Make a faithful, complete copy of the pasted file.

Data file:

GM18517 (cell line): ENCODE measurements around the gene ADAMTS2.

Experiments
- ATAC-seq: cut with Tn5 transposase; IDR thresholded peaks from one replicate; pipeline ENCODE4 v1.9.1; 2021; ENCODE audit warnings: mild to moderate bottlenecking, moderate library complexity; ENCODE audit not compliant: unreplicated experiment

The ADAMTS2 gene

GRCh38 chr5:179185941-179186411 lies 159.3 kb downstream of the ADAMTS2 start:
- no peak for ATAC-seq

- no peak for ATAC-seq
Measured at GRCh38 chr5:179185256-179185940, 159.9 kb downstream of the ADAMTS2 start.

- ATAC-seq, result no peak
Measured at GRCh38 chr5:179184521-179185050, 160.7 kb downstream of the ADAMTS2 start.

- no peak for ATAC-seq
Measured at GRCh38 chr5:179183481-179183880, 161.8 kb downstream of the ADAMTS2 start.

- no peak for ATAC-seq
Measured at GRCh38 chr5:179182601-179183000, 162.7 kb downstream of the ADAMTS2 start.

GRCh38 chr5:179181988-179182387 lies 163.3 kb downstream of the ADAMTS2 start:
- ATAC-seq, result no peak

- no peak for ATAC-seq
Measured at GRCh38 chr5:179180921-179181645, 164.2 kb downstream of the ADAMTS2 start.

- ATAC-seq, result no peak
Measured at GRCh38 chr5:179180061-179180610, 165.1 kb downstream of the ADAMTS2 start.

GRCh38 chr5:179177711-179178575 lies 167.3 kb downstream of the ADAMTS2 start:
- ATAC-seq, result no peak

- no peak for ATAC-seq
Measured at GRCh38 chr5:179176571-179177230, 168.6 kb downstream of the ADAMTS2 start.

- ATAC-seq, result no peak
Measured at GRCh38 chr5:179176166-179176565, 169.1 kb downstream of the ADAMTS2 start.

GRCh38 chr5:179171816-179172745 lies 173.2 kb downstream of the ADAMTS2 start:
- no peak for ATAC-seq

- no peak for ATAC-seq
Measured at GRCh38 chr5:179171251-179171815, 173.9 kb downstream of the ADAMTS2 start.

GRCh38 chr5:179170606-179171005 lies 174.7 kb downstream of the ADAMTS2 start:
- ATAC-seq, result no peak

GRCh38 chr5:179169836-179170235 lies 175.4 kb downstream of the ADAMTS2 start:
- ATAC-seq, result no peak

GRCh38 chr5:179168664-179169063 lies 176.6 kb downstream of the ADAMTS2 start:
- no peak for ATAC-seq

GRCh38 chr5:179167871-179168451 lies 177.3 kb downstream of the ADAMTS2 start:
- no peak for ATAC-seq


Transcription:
GM18517 (cell line): ENCODE measurements around the gene ADAMTS2.

Experiments
- ATAC-seq: cut with Tn5 transposase; IDR thresholded peaks from one replicate; pipeline ENCODE4 v1.9.1; 2021; ENCODE audit warnings: mild to moderate bottlenecking, moderate library complexity; ENCODE audit not compliant: unreplicated experiment

The ADAMTS2 gene

GRCh38 chr5:179185941-179186411 lies 159.3 kb downstream of the ADAMTS2 start:
- no peak for ATAC-seq

- no peak for ATAC-seq
Measured at GRCh38 chr5:179185256-179185940, 159.9 kb downstream of the ADAMTS2 start.

- ATAC-seq, result no peak
Measured at GRCh38 chr5:179184521-179185050, 160.7 kb downstream of the ADAMTS2 start.

- no peak for ATAC-seq
Measured at GRCh38 chr5:179183481-179183880, 161.8 kb downstream of the ADAMTS2 start.

- no peak for ATAC-seq
Measured at GRCh38 chr5:179182601-179183000, 162.7 kb downstream of the ADAMTS2 start.

GRCh38 chr5:179181988-179182387 lies 163.3 kb downstream of the ADAMTS2 start:
- ATAC-seq, result no peak

- no peak for ATAC-seq
Measured at GRCh38 chr5:179180921-179181645, 164.2 kb downstream of the ADAMTS2 start.

- ATAC-seq, result no peak
Measured at GRCh38 chr5:179180061-179180610, 165.1 kb downstream of the ADAMTS2 start.

GRCh38 chr5:179177711-179178575 lies 167.3 kb downstream of the ADAMTS2 start:
- ATAC-seq, result no peak

- no peak for ATAC-seq
Measured at GRCh38 chr5:179176571-179177230, 168.6 kb downstream of the ADAMTS2 start.

- ATAC-seq, result no peak
Measured at GRCh38 chr5:179176166-179176565, 169.1 kb downstream of the ADAMTS2 start.

GRCh38 chr5:179171816-179172745 lies 173.2 kb downstream of the ADAMTS2 start:
- no peak for ATAC-seq

- no peak for ATAC-seq
Measured at GRCh38 chr5:179171251-179171815, 173.9 kb downstream of the ADAMTS2 start.

GRCh38 chr5:179170606-179171005 lies 174.7 kb downstream of the ADAMTS2 start:
- ATAC-seq, result no peak

GRCh38 chr5:179169836-179170235 lies 175.4 kb downstream of the ADAMTS2 start:
- ATAC-seq, result no peak

GRCh38 chr5:179168664-179169063 lies 176.6 kb downstream of the ADAMTS2 start:
- no peak for ATAC-seq

GRCh38 chr5:179167871-179168451 lies 177.3 kb downstream of the ADAMTS2 start:
- no peak for ATAC-seq